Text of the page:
Teaching Statement

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Philosophy

Teaching is vital. It is a wonderful opportunity to engage young minds, to enable those minds to understand the world, to question that world, and to help them find themselves in that world. Communication education is becoming increasingly important and students need to leave the higher education system with the requisite tools to understand and participate effectively in the new communication ecology. It is important to teach students the mechanics and the practical tools of the trade, but I believe that it is even more important that they are taught the inherent power that resides in acts of communication. As a researcher of such power, I understand this, and it is one of the fundamental things that I focus on in my teaching, where I have taught such fundamental traits as media literacy, an understanding of narrative, and how to capture an audience across an array of media. This applies to journalism students who are learning how to inform as well as to strategic communication students learning to persuade, and I believe in ensuring that students in both fields understand these fundamental lessons that span the divide.

Teaching should be an enjoyable and rewarding experience for all involved.

I believe that a student who is enjoying a class is an engaged and interested student, and I believe that the same applies to a teacher. Part of the reason I have chosen this profession is that I have always enjoyed the art of teaching and feel that my enjoyment sets the atmosphere in the class. I enjoy being at the front of a room sharing my thoughts and knowledge with others. I first entered the classroom during my undergraduate degree as an ESL teacher, and after pursuing a teaching certification I was a mathematics teacher for children and young adults, and finally in my PhD I have worked in the classroom teaching university undergraduate students in journalism and mass communication. To afford an enjoyable atmosphere, however, requires confidence from the students in their abilities and the ability of the teacher; students will not enjoy a lesson where they lack confidence in the knowledge of the instructor and his/her ability to convey that knowledge. The key to this is preparation. Knowing the subject well is of course a prerequisite, but it is also vital to know what you want the students to take from the course, the lecture, and the current content.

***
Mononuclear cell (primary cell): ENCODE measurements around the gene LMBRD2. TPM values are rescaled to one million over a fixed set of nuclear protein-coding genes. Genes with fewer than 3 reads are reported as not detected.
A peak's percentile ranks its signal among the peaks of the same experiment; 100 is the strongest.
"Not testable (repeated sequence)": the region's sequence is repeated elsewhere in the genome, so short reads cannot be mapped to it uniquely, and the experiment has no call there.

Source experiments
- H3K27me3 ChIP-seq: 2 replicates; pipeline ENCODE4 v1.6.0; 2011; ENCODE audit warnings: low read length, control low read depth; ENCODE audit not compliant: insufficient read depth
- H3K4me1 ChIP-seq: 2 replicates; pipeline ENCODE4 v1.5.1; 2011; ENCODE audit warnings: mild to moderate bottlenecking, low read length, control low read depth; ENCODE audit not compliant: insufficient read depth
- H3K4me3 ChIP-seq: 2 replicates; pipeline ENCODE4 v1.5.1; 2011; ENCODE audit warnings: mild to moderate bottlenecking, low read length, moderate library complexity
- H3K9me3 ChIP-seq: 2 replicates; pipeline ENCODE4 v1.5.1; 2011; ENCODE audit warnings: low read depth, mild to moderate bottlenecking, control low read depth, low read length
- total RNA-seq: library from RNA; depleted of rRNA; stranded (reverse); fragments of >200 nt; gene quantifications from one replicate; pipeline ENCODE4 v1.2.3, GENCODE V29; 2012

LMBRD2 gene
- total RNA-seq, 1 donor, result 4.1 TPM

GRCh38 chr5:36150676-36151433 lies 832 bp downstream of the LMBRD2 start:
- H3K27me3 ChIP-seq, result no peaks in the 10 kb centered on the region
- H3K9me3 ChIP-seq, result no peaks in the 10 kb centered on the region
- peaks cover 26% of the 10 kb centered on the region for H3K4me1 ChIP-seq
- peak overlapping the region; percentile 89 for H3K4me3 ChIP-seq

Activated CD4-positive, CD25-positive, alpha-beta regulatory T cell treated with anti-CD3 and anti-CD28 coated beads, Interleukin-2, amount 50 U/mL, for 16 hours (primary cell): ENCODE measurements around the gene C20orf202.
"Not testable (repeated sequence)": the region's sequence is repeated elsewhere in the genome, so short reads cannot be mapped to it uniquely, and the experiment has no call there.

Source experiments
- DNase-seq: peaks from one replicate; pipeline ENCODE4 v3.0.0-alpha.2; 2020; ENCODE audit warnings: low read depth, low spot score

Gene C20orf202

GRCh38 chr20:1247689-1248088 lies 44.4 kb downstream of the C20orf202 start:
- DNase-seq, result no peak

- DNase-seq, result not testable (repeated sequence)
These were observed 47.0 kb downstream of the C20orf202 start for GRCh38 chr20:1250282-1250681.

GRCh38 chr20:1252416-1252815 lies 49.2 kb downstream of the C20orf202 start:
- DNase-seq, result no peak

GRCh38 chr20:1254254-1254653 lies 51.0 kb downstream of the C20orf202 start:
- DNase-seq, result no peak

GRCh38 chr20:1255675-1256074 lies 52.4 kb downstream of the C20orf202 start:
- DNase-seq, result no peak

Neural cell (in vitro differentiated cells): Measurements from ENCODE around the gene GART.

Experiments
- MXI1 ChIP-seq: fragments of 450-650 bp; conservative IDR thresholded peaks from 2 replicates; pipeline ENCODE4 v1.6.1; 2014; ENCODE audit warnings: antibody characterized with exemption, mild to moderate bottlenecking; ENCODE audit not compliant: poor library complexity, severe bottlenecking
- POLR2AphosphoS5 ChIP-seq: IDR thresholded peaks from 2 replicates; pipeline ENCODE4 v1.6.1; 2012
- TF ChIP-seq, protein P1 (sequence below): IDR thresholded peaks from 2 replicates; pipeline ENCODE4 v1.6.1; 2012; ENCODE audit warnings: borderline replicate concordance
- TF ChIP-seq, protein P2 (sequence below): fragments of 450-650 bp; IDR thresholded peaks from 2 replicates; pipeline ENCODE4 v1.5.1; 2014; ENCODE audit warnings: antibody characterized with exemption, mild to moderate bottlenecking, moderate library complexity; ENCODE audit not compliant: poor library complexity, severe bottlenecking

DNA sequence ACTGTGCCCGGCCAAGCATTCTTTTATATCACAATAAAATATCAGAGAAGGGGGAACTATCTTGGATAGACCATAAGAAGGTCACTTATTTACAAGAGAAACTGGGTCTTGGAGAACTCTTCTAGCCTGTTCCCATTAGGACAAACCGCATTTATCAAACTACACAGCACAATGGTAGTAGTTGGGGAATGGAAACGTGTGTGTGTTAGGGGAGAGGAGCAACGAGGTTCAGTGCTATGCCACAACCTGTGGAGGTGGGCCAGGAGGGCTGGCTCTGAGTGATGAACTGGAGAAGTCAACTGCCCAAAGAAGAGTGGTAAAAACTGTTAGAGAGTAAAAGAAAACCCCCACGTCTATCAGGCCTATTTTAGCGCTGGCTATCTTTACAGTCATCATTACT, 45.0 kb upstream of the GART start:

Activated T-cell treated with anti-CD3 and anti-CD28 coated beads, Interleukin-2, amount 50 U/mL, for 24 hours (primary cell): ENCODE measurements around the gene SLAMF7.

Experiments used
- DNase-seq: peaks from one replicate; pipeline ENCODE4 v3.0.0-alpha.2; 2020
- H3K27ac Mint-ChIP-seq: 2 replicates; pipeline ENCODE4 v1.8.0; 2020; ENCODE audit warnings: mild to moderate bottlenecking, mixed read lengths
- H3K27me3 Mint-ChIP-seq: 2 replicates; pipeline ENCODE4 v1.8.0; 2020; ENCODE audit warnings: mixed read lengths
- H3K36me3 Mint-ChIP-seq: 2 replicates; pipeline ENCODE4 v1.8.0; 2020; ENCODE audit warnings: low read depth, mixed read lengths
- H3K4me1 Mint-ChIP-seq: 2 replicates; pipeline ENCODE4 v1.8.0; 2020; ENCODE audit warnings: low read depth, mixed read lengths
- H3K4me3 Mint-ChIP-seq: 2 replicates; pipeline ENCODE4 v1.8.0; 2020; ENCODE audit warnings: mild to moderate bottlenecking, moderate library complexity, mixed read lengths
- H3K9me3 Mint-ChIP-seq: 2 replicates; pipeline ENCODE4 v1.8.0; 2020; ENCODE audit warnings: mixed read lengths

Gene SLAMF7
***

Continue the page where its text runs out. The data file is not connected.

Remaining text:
Teaching should be something which compliments one’s research, not detracts from it.

I believe that teaching can energize your research, and research can help energize your teaching. It is of course difficult to balance these apparent competing demands, but I think that treating them as complimentary can help alleviate this. I am passionate about what I research and try to bring in this work, when apposite, to the class. I think it is important for university researchers to always remember that the privilege of being able to spend one’s days working on projects of personal interest is afforded in large part by the presence of students at the university. I am also indebted to the excellent teachers and mentors who I have been lucky enough to have over the years, and they have inspired me as well as given me an excellent toolkit of effective teaching strategies to draw on in my own classroom. 

Teaching is something which should be continuously improved and developed.

The feedback I have received recently from courses I have taught gives me confidence that I have at least partly fulfilled these goals. However, it would be supreme arrogance to claim any sort of mastery over the art of teaching, and I hope to never try to make such a claim. I do believe that I am a good teacher and that I have already improved immensely from when I first set foot at the front of a classroom. I enjoy the challenge of finding new ways to explain things to students with different learning styles. I have always enjoyed learning, seeing how good teachers perform, and more lately seeing what parts I would like to emulate. Teaching, like most things, gets better with practice. I like to discover what works in different situations and what does not. I hold my hands up to admit to occasions when classes have not gone well, but when things have gone awry, I have actively reflected on them and sought to improve them the next time around. The syllabus for the University of Wisconsin-Madison Mass Communication Practices (J202) course was largely consistent between semesters, allowing me to use the lessons that I learned and attempt to improve the classes each time. I also served as a teaching assistant for Principles and Practices of Reporting (J335), which is an intermediate reporting course. This was another excellent learning opportunity as by the end of this class students are expected to be producing publishable-quality material. It was exciting and gratifying to see such improvement in students over just two semesters. It has also been fantastic to see former students already prospering in prominent roles in journalism and other communication fields.

Final thoughts

This is clearly an important time to be providing young minds with the desire to enter an industry unlikely to offer great riches or an easy life. But we really do need, perhaps now more than ever, talented and inquisitive students to do just that. I have been inspired personally by great teachers and hope to have the opportunity to inspire another generation to enter into and succeed in this field.